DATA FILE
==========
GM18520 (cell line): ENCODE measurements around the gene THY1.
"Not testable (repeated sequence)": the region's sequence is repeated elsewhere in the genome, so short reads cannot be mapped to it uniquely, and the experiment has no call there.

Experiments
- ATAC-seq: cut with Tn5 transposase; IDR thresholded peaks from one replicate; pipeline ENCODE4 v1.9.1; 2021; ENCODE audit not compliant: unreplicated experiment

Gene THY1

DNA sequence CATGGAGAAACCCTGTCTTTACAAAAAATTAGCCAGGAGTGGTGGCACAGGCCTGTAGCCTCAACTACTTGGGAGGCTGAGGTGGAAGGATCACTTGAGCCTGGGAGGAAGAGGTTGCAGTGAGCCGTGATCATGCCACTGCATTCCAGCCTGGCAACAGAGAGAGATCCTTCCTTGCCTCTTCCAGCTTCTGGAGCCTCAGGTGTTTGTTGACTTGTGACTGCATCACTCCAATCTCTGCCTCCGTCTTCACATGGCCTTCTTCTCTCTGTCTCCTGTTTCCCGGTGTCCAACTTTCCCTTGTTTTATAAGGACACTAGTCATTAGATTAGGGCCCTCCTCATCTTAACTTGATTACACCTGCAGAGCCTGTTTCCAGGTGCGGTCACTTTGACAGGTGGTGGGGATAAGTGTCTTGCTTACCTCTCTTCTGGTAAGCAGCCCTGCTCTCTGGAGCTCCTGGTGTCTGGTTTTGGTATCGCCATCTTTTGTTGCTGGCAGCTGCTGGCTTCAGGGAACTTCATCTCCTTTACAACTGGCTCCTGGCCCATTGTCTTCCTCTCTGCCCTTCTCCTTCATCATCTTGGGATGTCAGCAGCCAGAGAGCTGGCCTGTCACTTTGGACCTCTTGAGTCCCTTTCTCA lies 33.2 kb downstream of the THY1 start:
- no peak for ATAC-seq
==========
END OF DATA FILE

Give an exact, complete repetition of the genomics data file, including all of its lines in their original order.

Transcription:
GM18520 (cell line): ENCODE measurements around the gene THY1.
"Not testable (repeated sequence)": the region's sequence is repeated elsewhere in the genome, so short reads cannot be mapped to it uniquely, and the experiment has no call there.

Experiments
- ATAC-seq: cut with Tn5 transposase; IDR thresholded peaks from one replicate; pipeline ENCODE4 v1.9.1; 2021; ENCODE audit not compliant: unreplicated experiment

Gene THY1

DNA sequence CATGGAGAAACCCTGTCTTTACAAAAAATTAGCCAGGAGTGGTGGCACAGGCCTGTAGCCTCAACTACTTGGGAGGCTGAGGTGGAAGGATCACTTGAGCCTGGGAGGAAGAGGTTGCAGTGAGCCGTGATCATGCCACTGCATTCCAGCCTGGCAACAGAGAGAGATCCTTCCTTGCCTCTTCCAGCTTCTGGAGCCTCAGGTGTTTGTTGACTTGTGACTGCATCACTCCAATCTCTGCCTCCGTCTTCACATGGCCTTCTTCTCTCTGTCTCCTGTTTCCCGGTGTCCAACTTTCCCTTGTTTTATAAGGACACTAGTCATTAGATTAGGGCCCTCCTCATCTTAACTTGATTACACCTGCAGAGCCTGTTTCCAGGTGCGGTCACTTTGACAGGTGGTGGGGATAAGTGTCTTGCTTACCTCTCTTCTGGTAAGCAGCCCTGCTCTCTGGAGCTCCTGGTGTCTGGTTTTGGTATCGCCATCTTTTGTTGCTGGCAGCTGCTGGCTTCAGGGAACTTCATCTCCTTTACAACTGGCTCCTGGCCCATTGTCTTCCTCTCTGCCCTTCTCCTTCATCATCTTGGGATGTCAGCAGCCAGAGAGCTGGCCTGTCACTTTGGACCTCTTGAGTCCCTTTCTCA lies 33.2 kb downstream of the THY1 start:
- no peak for ATAC-seq